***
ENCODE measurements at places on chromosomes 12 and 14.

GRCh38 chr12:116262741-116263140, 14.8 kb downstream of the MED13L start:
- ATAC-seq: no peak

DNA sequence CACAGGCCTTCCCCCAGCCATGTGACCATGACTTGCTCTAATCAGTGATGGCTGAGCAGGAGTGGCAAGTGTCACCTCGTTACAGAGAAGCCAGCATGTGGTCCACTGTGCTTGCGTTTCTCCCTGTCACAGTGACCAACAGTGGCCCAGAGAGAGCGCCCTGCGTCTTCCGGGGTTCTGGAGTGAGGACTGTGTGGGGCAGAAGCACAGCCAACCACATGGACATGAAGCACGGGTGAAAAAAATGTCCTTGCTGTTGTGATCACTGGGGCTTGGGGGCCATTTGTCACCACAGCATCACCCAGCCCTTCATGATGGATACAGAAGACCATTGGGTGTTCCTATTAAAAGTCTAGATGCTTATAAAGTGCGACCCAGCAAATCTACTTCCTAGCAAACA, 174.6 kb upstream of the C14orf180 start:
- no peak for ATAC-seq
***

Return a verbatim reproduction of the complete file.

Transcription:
ENCODE measurements at places on chromosomes 12 and 14.

GRCh38 chr12:116262741-116263140, 14.8 kb downstream of the MED13L start:
- ATAC-seq: no peak

DNA sequence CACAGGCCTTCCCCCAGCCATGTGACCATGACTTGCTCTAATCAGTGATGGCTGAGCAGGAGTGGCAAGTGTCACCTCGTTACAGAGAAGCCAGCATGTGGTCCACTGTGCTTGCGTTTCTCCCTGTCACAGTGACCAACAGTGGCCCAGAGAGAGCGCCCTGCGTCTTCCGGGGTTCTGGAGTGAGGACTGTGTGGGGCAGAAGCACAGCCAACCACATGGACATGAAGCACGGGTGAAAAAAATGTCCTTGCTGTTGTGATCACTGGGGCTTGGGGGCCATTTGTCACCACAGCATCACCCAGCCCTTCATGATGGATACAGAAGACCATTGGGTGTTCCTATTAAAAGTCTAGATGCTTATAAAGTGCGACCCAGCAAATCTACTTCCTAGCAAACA, 174.6 kb upstream of the C14orf180 start:
- no peak for ATAC-seq